Times Past 24.07.09

25 Years Ago

So far the oil industry has not paid a penny for 10 years of use of the Sullom Voe terminal. A land lease has not been signed because the industry and the council, which owns the land the terminal is built on, cannot agree on a value.

In the absence of a land lease, a license allows the industry to operate the terminal. The licence is renewed annually and at a resources committee meeting last Friday some councillors were in favour of refusing to issue a new license when the present one expires in November.

Mr A I Tulloch leads the council’s group negotiating with the industry and he told the meeting that the oil industry would be prepared to pay £300,000 a year for the lease. But the council thought this figure “ridiculous”, he added. After the meeting Mr Tulloch had said that independent consultants had estimated the site value at between £50m and £100m a year depending on how much oil was handled at the terminal. But the industry’s view was to value the site as “bare land” rather than as an oil terminal.

At the meeting Mr Bill Manson complained that the council’s negotiating group was too private. He and other councillors not on the group did not know what was going on.

Mr Edward Thomason said the group’s meetings had to be held in private and that other councillors would be fully informed when it was thought appropriate.

Now the council’s negotiating group has asked for an interim payment towards the debt, but Mr Malcolm Green, director of finance, told the meeting that the industry’s response was not encouraging.

The negotiations were a long, slow process said Mr Thomason. He pointed out that the council was not dealing with one oil company but over 30 companies which were in partnership. Mr Thomason also commented that this was the first time in two years there had been any public debate on the land lease.

Capt Gordon Walterson recalled a lone voice in the council chamber 10 years ago. Mrs Joan McLeod had not wanted access to Sullom Voe without a land lease. Capt Walterson thought time was proving Mrs McLeod right. Mrs McLeod suggested refusing to renew the operating license when it expires in November.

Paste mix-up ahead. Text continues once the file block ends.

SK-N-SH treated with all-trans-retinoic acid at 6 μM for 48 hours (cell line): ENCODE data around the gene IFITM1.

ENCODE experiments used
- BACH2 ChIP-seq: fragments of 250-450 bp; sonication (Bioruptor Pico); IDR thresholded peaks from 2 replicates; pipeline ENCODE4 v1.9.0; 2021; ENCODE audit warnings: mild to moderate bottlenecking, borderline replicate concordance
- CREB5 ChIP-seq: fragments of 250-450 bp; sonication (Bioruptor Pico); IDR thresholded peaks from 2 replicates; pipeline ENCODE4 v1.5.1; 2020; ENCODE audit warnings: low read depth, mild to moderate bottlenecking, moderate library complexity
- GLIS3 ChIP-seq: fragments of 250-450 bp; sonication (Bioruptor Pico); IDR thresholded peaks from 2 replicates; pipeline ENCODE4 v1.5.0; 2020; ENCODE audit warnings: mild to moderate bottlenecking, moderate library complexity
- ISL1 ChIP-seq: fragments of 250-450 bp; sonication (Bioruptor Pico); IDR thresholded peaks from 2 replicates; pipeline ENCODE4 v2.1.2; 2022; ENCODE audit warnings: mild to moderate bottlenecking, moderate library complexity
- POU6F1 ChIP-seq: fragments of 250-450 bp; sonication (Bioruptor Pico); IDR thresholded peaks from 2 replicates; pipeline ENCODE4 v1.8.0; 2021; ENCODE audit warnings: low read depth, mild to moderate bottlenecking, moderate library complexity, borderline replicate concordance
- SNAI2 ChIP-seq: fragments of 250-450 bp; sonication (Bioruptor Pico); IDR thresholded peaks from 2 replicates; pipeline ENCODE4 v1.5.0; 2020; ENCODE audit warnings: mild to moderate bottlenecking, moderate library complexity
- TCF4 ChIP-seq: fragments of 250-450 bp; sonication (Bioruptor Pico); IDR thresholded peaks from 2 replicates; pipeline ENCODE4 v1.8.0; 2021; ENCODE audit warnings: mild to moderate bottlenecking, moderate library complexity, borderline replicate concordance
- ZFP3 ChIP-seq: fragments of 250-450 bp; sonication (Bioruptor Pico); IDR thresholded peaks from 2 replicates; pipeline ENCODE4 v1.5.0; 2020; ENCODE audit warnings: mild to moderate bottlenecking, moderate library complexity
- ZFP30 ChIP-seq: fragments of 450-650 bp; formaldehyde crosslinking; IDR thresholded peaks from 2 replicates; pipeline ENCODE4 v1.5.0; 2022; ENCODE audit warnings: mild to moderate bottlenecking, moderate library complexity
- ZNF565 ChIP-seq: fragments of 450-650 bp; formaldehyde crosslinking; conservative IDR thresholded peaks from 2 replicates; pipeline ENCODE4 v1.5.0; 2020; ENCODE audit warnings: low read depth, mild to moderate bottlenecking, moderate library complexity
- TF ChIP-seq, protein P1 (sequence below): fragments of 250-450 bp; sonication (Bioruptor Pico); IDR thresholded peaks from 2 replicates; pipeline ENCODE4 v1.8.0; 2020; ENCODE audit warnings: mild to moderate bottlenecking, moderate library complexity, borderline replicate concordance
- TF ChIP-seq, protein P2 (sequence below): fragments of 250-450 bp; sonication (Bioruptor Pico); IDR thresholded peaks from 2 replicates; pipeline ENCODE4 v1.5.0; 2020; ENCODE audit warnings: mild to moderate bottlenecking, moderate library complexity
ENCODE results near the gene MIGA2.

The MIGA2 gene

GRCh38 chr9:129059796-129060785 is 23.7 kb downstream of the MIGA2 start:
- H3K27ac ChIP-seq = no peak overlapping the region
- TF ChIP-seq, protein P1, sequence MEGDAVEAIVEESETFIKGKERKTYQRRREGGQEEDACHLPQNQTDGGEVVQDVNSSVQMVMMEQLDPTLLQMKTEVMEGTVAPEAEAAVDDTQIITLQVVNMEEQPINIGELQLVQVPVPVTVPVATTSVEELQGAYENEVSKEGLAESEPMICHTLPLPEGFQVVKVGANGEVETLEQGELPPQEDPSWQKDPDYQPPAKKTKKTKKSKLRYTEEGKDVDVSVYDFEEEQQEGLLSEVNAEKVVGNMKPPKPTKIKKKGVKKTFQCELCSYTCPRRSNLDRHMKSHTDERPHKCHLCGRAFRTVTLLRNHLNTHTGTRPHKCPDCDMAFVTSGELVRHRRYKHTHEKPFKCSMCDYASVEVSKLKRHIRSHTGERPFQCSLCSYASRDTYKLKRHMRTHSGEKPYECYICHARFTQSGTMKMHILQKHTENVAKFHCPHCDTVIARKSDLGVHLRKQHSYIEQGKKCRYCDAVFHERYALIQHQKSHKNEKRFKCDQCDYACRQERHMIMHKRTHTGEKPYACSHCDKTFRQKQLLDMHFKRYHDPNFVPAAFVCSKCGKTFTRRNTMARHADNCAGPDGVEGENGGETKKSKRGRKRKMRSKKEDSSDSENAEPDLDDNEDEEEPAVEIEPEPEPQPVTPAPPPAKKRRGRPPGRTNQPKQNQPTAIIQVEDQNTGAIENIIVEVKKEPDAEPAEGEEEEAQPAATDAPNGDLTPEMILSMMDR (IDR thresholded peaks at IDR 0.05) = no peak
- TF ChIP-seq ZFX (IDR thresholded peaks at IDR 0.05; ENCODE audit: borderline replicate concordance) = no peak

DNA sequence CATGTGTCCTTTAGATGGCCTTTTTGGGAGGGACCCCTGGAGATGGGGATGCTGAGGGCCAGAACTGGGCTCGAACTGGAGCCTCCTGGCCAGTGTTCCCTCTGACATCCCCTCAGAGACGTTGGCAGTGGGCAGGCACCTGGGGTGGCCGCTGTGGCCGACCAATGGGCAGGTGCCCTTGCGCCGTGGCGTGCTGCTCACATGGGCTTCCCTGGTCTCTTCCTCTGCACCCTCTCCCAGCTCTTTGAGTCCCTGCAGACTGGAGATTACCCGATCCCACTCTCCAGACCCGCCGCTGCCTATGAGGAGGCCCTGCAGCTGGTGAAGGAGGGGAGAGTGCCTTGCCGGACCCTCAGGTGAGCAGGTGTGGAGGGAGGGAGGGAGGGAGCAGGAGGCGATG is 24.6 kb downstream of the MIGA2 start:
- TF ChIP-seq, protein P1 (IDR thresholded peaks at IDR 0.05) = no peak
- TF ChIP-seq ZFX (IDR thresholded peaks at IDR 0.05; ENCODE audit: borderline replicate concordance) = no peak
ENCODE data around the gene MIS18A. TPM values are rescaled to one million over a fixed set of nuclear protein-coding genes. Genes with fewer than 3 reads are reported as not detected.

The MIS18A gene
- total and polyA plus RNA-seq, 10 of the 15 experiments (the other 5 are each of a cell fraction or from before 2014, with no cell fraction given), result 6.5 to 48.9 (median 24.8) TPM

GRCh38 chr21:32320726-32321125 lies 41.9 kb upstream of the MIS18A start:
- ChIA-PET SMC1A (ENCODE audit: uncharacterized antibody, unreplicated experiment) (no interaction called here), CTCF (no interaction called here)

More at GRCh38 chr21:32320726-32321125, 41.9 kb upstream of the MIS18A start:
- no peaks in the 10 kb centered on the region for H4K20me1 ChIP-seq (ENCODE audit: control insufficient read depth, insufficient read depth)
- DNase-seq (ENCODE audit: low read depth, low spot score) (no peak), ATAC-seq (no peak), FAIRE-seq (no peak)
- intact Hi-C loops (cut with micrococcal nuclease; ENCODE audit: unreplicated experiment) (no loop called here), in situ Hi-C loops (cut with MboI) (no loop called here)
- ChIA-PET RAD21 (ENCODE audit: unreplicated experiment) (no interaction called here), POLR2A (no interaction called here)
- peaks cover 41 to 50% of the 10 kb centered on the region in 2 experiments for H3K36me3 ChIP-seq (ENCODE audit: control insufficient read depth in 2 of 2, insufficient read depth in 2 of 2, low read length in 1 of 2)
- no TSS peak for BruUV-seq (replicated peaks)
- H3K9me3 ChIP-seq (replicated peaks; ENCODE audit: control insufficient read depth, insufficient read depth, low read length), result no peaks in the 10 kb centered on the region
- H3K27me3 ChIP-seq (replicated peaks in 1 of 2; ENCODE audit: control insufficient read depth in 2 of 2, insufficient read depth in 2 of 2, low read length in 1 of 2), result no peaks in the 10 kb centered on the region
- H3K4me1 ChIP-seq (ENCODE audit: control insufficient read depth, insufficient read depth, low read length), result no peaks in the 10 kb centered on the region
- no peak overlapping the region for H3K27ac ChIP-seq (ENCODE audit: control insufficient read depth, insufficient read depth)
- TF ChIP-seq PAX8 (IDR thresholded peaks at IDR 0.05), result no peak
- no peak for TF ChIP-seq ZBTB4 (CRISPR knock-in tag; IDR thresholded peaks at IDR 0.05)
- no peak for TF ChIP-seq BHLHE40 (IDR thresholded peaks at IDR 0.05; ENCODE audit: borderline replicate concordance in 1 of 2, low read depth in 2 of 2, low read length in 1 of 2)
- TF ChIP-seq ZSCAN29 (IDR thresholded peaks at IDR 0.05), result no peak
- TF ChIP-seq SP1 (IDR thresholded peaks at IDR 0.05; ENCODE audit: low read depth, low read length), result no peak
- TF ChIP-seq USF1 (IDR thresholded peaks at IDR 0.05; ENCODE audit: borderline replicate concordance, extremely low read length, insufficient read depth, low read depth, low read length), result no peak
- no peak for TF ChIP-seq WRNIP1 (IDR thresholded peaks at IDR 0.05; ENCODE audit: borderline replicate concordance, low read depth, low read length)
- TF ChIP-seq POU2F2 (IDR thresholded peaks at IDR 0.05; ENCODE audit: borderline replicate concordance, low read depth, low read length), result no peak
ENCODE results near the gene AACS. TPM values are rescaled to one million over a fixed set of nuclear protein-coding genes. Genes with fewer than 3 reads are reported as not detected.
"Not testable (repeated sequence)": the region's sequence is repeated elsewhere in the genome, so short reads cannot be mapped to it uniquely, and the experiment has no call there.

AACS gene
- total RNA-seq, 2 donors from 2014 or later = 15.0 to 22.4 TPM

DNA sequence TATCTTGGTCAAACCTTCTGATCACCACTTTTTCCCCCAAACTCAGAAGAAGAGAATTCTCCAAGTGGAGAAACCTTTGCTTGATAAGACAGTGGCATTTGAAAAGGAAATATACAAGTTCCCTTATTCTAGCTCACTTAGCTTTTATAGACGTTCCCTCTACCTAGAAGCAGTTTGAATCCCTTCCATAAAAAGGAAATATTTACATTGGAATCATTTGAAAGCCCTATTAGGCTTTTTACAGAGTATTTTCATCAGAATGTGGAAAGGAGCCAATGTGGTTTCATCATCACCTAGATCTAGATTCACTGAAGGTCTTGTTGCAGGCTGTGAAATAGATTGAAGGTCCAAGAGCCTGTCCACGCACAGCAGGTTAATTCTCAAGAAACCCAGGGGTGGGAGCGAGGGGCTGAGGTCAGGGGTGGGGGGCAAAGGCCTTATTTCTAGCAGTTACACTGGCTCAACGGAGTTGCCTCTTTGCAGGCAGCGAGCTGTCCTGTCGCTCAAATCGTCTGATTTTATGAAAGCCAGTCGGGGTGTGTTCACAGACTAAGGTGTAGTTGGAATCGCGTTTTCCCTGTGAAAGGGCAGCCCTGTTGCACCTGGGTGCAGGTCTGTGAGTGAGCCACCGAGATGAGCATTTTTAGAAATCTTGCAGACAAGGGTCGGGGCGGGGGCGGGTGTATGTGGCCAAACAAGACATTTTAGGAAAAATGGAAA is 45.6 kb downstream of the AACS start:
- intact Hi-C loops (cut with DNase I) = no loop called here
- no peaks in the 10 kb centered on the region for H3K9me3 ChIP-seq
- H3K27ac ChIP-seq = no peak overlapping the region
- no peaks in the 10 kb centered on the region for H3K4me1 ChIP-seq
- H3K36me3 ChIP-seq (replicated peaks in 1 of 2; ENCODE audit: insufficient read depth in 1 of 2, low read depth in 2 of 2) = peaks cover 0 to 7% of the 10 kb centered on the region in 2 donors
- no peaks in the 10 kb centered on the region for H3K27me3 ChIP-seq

50 Years Ago

Plans for the production for a “Shetland Book” for use in local schools are proceeding slowly, but quite satisfactorily.

At a recent meeting of the sub-committee handling the production Mr A.T. Cluness was welcomed as editor, and he expressed his happiness with the assignment.

Mr Tom Henderson has been invited to contribute something on Shetland birds and another suggestion is that there should be a section on biography, to include people such as Arthur Anderson, Sir Robert Stout, Sir Watson Cheyne, Laurence Williamson etc.

Mr Cluness wondered whether the section on language and literature should be included with the other contributions in a single volume or whether this section could be included as a separate volume together with music and song. Various committee members gave their views on this point, but no definite decision was taken.

In a preliminary discussion about illustrations it was suggested that pictures by local photographers might offer suitable material, while other names were mentioned in connection with line drawings.

It was suggested that the most convenient size for the book might be 8½ “by 5¼ “.

Finally it was noted with satisfaction that the first contribution had actually been received and this was on place names by Mr John Stewart.

100 Years Ago

The herring fishing – One will almost search the annals of the Shetland herring fishing in vain to find a week towards the end of July which yielded such poor results as the week now closed. There has been a famine all over the islands. The week opened badly. At Scalloway and the south stations there was no fishing, while at Unst the total landing was very small. At Lerwick the first day showed an average of 2 crans, or 640 crans for 320 boats. Wednesday and Thursday showed slight improvements, but there has been nothing approaching fishing, and curers and fishermen alike are anxiously waiting and hoping for a change in the luck. The total (estimated) catch for the islands now amounts to 175,000 crans, against 337,700 crans at the corresponding date last year, being a decrease of 162,700 crans.

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At the end of last week a strange fish was found washed ashore near Burravoe, Yell. It had a long pointed snout, with deep-cleft mouth and teeth numerous and fine. The body resembled that of a whale. No one in the locality recognised the fish, and the head was cut off and sent south to one of the Fishery Board naturalists, who identified it as the head of a dolphin. That fish is very rare in these waters.


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